MARYLAND (WDVM) — The main stem of the Potomac River is approximately 405 miles long and acts as a natural border for the state of Maryland, and a handful of nonprofits have made it their mission to attend to the Potomac and all its tributaries, organizations such as the Chesapeake Climate Action Network.
“The Chesapeake Climate Action Network is the first grassroots nonprofit dedicated exclusively to fighting global warming and climate change in our region of Maryland, D.C., and Virginia,” said Denise Robbins of the Chesapeake Climate Action Network.
And for the most part, the organization pushes for natural energy resources and advocates against fossil fuels; so they were surprised when they heard that the U.S. District Court sided with Maryland, upholding the denial of an easement that Columbia Gas needed in order to build a pipeline through the state and the Potomac River.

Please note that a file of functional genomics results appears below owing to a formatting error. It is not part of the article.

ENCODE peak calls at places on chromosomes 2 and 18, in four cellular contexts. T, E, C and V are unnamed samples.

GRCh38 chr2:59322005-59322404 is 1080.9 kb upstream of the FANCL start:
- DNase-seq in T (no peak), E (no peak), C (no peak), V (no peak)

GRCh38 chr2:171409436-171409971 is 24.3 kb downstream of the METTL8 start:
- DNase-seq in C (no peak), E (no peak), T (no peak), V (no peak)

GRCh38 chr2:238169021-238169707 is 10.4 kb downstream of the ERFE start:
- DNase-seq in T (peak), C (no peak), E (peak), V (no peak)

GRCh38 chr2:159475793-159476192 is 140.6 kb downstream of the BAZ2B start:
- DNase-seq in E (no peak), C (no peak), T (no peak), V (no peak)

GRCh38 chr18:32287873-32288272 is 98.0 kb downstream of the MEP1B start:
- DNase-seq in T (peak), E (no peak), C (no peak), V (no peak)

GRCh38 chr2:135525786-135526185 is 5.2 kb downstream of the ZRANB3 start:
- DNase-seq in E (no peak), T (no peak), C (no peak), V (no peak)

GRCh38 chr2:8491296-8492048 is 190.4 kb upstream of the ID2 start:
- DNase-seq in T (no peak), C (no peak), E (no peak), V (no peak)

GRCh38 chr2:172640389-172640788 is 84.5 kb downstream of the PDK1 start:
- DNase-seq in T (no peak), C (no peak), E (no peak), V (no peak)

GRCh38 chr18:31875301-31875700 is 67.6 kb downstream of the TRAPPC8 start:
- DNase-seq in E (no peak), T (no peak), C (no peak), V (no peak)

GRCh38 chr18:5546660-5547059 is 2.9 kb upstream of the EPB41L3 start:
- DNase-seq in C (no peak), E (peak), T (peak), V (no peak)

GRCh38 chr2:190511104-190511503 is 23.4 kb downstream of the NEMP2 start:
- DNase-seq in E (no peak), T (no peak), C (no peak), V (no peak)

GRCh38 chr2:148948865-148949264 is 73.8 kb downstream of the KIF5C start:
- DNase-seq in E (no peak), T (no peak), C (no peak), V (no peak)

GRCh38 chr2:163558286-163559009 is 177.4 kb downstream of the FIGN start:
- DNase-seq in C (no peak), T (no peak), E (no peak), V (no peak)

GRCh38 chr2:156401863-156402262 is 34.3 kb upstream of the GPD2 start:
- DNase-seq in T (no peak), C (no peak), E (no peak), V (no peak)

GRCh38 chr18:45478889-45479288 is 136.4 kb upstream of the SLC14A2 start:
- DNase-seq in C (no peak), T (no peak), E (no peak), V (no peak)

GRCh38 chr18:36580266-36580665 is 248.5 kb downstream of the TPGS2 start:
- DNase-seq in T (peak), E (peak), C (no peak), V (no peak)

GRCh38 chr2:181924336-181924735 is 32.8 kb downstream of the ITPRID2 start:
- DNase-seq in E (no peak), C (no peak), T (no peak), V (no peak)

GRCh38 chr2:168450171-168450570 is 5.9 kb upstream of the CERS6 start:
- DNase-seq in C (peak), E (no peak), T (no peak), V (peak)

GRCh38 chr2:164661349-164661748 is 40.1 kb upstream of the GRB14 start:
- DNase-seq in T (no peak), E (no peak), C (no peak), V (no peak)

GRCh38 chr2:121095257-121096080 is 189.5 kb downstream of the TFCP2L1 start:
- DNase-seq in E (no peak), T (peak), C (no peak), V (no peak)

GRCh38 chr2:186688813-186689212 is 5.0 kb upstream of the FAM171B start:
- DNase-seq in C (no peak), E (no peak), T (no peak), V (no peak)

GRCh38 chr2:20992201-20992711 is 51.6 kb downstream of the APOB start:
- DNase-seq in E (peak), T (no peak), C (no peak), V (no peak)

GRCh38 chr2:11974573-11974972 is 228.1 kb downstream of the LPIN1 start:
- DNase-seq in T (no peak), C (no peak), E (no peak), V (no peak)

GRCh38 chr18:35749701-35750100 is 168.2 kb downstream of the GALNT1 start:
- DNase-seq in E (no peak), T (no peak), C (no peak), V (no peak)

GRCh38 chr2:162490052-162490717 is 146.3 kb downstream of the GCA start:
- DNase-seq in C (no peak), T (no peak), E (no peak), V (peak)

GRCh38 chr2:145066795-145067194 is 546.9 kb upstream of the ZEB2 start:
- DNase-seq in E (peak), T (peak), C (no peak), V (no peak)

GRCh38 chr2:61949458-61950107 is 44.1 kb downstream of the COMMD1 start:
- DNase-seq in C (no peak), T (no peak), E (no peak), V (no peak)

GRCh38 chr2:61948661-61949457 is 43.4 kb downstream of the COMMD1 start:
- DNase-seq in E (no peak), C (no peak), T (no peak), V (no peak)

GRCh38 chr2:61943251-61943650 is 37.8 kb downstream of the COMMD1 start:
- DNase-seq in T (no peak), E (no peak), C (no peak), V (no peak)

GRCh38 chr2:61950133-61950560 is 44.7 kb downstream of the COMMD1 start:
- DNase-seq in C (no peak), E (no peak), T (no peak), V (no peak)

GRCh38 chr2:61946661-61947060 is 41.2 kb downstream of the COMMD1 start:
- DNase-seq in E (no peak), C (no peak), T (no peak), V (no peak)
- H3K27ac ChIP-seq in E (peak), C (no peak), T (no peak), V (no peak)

“We’re so not used to having gas pipelines be rejected,” said Robbins. “The status quo used to just be a pipeline is proposed and then it’s built.”
And they say this development comes as a result of a rise in community advocates, such as Brooke Harper.
“Right after the fracking campaign, we had a lot of local community members in Hagerstown and also in Washington County who were really concerned about the Potomac Pipeline,” said Harper.
According to Harper, this community grew beyond Washington County, reaching people in West Virginia and even D.C.
“We started to educate our county commissioners and elected officials about the dangers of the Potomac Pipeline and work from there, and went to Frederick and Montgomery County and then actually D.C.,” said Harper.
However, the Chesapeake Climate Action Network and Harper believe that Columbia Gas will challenge this decision.